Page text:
In 2011, a 26-year-old youth was killed by a mob in Kodiyathur, Kerala, for allegedly having an affair with a married woman. All of the accused were sentenced to life imprisonment in October 2014.
In June 2011, an IT professional, on her way to work at Kochi's IT park, was accosted by a group of drunken men because she was riding pillion on a male colleague's bike. The drunken men argued with her, and then abused and slapped her.
In April 2013, an artist from Kochi was harassed by two policewomen when she went for a stroll on Marine Drive with a male friend.
In July 2013, police arrested a couple from a beach in Alappuzha for suspected “immoral activity” as the woman was not wearing any accessories to suggest that she was married.
In June 2014, a female theatre artiste and her male colleague were detained in police custody for travelling together at night, which stirred protests against moral policing on social media.
October 2014, Jai Hind TV, a Malayalam news channel owned by the Indian National Congress, telecast an exclusive report on alleged immoral activity at the parking space of Downtown Cafe in Kozhikode. The video showed a young couple kissing and hugging each other. A mob of attackers, who were later identified as belonging to the Bharatiya Janata Yuva Morcha, vandalized the cafe following the report.
Just then, Rahul Pasupalan, an aspiring film maker from Kerala, started a facebook page named ‘Kiss of Love’ asking the youth of Kerala to participate in protest against moral policing on November 2, 2014, at Marine Drive, Cochin.
The page generated a huge buzz with over 150,000 likes and the protests spread across the other major cities of the country; New Delhi, Mumbai, Hyderabad, Kolkata, Chennai. After a few kisses and cosy hugs at the debut place, the political and cultural parties seeped in protesting against the protest with number of arrests summing up to 50 and double the number being charged.
So, what exactly is ‘Kiss of Love’? In layman’s terms, it is a section of people of a particular humanity gathering at a particular place and protesting against ‘moral policing’ by means of kissing, hugging and holding hands.
And what exactly is ‘moral policing’? It is a section of people of the same humanity ‘protesting’ in their own ways against ‘obscene’ acts such as kissing, hugging and holding hands between two individuals of opposite sex who in fact, kiss, hug or hold hands, consensually.
In general, whenever this debate of ‘Kiss of Love’ is initiated, the people in support of it claim that why do people have a problem with two individuals who, in pure lust and pure agreement, indulge in an act of touching each other in a way that is still a taboo in our country while the same people have no problems with an individual sticking out his private organ in public and, in pure pleasure and pure hurry, pollutes a region of 0.5m radius and his germs fly in a 0.5km radius. Logical, right? But, how does one put kissing and pissing on a same page?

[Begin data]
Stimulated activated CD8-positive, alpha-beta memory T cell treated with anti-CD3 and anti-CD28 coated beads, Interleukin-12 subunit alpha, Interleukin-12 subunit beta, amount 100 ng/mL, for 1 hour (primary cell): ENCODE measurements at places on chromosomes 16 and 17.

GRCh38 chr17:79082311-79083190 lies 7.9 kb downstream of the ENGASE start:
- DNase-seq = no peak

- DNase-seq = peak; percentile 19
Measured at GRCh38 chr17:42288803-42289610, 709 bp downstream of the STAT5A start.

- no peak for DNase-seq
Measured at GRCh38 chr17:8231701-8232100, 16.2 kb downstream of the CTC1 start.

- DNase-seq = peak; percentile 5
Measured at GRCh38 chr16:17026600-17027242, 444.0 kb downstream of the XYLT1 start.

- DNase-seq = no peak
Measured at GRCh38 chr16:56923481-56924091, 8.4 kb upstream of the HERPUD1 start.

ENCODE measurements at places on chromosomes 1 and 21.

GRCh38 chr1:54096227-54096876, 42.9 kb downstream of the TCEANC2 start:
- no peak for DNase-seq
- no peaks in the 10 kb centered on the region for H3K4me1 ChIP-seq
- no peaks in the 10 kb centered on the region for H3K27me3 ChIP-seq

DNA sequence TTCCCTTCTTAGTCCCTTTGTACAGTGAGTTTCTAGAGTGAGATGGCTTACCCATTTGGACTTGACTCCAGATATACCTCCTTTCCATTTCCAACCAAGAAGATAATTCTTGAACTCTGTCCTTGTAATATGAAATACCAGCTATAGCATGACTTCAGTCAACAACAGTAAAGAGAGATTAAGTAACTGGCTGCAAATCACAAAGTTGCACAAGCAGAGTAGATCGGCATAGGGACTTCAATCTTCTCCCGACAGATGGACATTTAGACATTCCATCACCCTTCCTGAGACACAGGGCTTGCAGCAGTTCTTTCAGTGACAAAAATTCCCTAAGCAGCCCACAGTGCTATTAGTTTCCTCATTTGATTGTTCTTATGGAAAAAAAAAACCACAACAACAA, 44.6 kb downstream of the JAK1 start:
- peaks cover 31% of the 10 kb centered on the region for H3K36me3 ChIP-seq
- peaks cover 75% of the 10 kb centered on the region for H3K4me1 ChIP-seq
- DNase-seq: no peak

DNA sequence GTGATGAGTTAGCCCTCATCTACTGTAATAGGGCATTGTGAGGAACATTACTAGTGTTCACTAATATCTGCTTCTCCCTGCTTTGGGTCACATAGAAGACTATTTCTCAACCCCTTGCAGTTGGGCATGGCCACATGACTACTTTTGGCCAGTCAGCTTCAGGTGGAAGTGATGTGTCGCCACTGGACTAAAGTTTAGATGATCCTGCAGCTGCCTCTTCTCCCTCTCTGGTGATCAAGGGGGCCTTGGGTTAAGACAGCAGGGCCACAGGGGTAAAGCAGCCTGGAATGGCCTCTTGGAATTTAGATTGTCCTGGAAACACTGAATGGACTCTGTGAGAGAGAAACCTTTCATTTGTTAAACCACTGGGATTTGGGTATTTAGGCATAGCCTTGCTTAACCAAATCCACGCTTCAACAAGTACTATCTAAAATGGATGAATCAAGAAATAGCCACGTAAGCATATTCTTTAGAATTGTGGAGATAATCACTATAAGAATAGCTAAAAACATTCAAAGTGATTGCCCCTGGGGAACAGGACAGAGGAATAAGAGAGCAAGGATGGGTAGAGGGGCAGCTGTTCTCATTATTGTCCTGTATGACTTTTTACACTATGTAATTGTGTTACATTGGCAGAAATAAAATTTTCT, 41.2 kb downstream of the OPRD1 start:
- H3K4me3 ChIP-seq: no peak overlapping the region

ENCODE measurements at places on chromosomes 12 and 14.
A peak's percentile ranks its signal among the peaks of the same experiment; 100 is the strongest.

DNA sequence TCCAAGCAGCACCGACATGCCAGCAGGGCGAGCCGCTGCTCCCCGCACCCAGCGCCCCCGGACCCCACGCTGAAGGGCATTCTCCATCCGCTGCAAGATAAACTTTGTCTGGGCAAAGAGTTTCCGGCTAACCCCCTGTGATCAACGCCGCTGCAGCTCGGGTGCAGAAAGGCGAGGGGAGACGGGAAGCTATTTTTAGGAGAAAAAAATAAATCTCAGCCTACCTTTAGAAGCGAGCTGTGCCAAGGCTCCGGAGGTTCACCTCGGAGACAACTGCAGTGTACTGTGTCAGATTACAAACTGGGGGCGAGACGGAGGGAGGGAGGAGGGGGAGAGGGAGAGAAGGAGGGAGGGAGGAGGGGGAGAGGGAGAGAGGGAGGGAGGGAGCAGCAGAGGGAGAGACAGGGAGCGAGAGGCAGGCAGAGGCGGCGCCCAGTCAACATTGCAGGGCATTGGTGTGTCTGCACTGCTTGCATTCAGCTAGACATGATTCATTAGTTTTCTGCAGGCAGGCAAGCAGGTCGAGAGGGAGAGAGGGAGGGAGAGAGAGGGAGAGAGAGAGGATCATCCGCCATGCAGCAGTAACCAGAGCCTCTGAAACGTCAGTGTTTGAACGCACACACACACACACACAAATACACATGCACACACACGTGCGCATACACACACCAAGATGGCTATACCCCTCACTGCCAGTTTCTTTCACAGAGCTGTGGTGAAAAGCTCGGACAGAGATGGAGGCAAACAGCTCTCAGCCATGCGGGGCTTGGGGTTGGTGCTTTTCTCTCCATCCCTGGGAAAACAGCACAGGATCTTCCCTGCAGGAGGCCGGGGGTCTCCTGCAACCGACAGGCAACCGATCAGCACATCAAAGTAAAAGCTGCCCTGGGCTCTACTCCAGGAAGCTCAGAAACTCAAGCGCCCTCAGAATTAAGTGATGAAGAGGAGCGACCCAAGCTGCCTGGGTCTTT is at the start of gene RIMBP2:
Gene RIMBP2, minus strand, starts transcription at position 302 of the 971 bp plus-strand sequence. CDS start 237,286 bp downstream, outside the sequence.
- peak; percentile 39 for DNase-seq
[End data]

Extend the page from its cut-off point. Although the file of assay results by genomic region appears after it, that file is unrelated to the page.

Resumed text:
Again, in general, whenever this debate of ‘Kiss of Love’ is initiated, the people against it claim that how can two individuals who, in pure lust and pure agreement, indulge in an act of touching each other in a way that is still a taboo in our country? This act is completely ‘obscene’ when carried out in public, an act totally against our culture. Logical, right? But, why then place a wicked smile on your face while ‘praising’ the marvellous and curvaceous carvings of the Khajuraho temple?
So, how does one decide is this campaign is essentially, good or bad? In fact, during this recent wave of submissions and presentations in my college, a dear friend went onto term ‘Kiss of Love’ an ethical issue and presented a whole case study on the topic in front of a class of ‘wannabe’ engineers who, even though just for an hour, had to come out of their shell of machines and mechanisms to face what the average youth is facing in this country! Such is the beauty of this debate!
On one hand, one may support this campaign because yes, at least on paper, we are a free country with ‘Right to Freedom of Expression’ finding a place among our basic rights and so, Public Display of Affection does not violate any laws and cannot be termed obscene. Remind you that the Supreme Court of India does not consider kissing and hugging in public, consensually, as ‘obscene’.
On the other hand, when we look beyond this paper, given the maturity of our performers and our audiences, is it possible to draw a line somewhere? Is India really ready to show PDA?
On the uglier side, the ‘youth’ that supports this campaign is so laid back that most do not care to research about the issue and in order to increase their ‘coolness quotient’ on the social media; like, share and comment on anything that seems to be a rage these days. Same goes for the section against the campaign, our very own ‘torch bearers’ of the classic Indian culture, who leave no stone unturned to light sparks of religion and politics with their torches.
So, just like every other ethical issue, the goodness or badness of ‘Kiss of Love’ remains extremely subjective with opinions varying from section to section and an almost impossible conclusion, as for me, my heart goes out to that poor policeman who, irrespective of the goodness or the badness, needs to drive out both, the protestors and the protesting against the protestors.